Cookies 101: How user tracking works

cookies

If you are a digital marketer, you’ve likely heard of browser cookies. Cookies help you to track visitors, delineate between multiple page views and single visits, personalize landing pages and allow users to stay logged in.

But how do cookies actually work? and why should I care?

Imagine you’re building a customer data platform (CDP). It’s important to understand cookies because you will be using them to identify your customers and prospects, unify their identities across multiple channels and touchpoints, and deliver better, more personalized experiences.

So, what exactly is a cookie? In plain english: A cookie is a piece of text stored in the browser.

That’s it.

Surely there must be more to it than that?

Well yes, glad you asked. Cookies are sent to your browser when you visit a domain, like google.com or amazon.com. They are used to locally store information about you and your preferences, so that various settings don’t have to be reconfigured each time you visit that domain.

Want to see your own cookies? If you’re reading this in Chrome, simply go to chrome://settings/cookies and voila! You can see all your cookies set for different domains.

How are cookies generated?


Here’s what’s going on in the above animation:

  1. When you type the URL of a Web site into your browser, your browser sends a request to the Web site for the page. For example, if you type the URL http://www.cnn.com, your browser contacts CNN’s server and request its home page.
  2. When the browser does this, it will look on your computer or mobile device for a cookie file that CNN has set. If you just recently cleared your cookies, visit the website for the first time, or are using the browser in the private mode, you will have no cookie set.  
  3. If it finds a CNN cookie, your browser will send your cookie to CNN’s server along with the request for its home page.
  4. CNN’s server reads your request, along with the included cookie and returns a response to your browser.
  5. Your browser then parses the server’s response.
    1. What you see inside your browser is the body of the request.
    2. What you don’t see is the header. This part contains contains metadata (or data that describes information about data) and, if there were cookies for you, instructions on how to set the cookie for CNN.com.

The next time you visit cnn.com, the cookies set in the previous session are shipped with your new request. cnn.com reads your cookie and knows that you are a returning visitor.

If you visit chrome://settings/cookies in Chrome and type in blog.treasuredata.com, you’ll see something like this:
td_cookies

How are my cookies used?

  1. Keeping users logged in: Most web apps like Facebook and Gmail don’t prompt you to log in every time. That’s because they use your previously set cookie to identify you! Of course, it would not be secure to let the cookie persist forever, so they typically set an expiration on the cookie. This way, as long as you are visiting facebook.com regularly, you won’t be asked to log in every time, but if you go on a month-long social media break and come back, Facebook prompts you to log in again because your cookie has expired.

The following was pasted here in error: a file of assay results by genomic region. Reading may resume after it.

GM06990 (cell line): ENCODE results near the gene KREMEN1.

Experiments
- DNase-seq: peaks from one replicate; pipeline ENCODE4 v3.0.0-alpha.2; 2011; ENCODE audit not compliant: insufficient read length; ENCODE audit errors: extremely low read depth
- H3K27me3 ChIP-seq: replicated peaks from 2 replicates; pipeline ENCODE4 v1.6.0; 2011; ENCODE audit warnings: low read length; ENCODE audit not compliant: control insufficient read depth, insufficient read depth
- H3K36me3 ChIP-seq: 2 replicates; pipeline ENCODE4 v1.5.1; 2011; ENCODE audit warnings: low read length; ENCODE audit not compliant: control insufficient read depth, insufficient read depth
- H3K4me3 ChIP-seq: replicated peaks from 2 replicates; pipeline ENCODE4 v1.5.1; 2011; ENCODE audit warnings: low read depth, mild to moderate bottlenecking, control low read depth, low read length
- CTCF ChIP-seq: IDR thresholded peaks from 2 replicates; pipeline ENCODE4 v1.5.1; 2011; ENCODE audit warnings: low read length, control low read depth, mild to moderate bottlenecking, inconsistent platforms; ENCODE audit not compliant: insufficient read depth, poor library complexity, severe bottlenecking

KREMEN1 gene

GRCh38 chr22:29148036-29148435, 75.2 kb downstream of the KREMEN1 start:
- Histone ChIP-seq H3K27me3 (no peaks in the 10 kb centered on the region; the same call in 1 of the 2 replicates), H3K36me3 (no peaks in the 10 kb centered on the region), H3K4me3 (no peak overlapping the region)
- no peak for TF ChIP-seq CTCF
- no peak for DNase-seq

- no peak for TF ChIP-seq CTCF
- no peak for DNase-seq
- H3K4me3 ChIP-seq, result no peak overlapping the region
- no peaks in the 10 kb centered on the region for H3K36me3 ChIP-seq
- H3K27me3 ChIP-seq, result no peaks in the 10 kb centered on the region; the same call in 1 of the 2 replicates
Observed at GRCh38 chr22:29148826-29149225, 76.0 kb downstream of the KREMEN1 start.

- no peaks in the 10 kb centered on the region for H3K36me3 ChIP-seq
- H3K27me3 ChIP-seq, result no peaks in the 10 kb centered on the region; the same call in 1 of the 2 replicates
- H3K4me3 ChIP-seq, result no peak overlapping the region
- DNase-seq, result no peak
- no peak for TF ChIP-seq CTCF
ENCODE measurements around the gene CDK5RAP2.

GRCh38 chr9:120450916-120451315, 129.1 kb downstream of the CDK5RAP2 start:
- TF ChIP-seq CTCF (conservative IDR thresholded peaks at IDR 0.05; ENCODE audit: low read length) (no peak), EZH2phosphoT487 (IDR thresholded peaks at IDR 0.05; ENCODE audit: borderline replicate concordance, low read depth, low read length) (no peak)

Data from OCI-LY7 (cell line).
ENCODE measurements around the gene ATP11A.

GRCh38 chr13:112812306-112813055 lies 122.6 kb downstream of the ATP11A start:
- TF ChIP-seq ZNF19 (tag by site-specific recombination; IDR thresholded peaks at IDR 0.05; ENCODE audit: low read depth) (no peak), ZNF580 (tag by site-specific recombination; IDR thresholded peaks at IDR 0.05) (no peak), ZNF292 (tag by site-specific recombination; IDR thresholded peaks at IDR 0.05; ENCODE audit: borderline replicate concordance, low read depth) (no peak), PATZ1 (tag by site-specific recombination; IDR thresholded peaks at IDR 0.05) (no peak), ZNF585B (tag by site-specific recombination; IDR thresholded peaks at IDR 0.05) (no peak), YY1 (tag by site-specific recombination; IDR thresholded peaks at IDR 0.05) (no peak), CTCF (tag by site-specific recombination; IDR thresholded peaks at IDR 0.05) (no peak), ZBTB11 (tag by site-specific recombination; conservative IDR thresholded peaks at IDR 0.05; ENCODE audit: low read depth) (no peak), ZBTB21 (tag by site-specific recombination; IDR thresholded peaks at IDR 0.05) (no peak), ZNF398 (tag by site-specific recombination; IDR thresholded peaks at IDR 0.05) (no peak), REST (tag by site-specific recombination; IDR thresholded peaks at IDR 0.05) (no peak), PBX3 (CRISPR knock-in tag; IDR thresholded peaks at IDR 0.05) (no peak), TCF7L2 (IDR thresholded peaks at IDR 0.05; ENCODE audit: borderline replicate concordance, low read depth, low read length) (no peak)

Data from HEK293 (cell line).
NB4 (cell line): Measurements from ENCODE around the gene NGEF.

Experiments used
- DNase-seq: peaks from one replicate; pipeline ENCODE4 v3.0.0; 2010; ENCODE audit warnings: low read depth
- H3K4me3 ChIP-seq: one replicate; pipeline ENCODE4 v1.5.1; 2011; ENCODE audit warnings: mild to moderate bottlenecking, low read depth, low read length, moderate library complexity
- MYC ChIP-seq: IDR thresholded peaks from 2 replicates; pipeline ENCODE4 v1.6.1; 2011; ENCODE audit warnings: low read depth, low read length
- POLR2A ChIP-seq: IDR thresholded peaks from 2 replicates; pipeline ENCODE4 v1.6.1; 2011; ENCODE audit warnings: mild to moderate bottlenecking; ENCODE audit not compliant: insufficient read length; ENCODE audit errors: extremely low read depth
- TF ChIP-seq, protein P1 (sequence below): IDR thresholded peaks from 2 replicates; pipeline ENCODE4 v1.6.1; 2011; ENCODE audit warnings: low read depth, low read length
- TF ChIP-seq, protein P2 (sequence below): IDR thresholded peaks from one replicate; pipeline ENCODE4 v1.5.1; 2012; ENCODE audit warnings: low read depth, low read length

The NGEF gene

2. Tracking user sessions and segmenting users: Cookies can be used to identify the visitor uniquely. Thus, it can be used to track each user’s visits even if they haven’t actively identified themselves, i.e., logged into the E-commerce store or web app.
  3. Landing page personalization and A/B testing: Have you wondered how A/B testing services like Optimizely and landing page personalization tools like Instapage show the same variation to the same user every time? You guessed it! Cookies.
    1. By using cookies, sites can keep track of which cookie ID (and which visitor) has seen which variation of their site, so that the next time the same visitor comes back to the site, they can look up that user and make sure to serve the same variant.
    2. Cookies contain information about your visit that you may want the site to remember as well, like your preferred language. This makes your next trip to the site more personalized (like you enjoy watching comedies) and easier (like the ability to add to your shopping cart without logging in)

Cookies also come in handy when it comes to online advertising, which brings us to our next topic…

Cookies 102: How cookies are used in advertising

Stay tuned for our follow up article, where we’ll talk about the most pervasive and controversial use of cookies: advertising.

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Kiyoto Tamura
Kiyoto Tamura
Kiyoto began his career in quantitative finance before making a transition into the startup world. A math nerd turned software engineer turned developer marketer, he enjoys postmodern literature, statistics, and a good cup of coffee.
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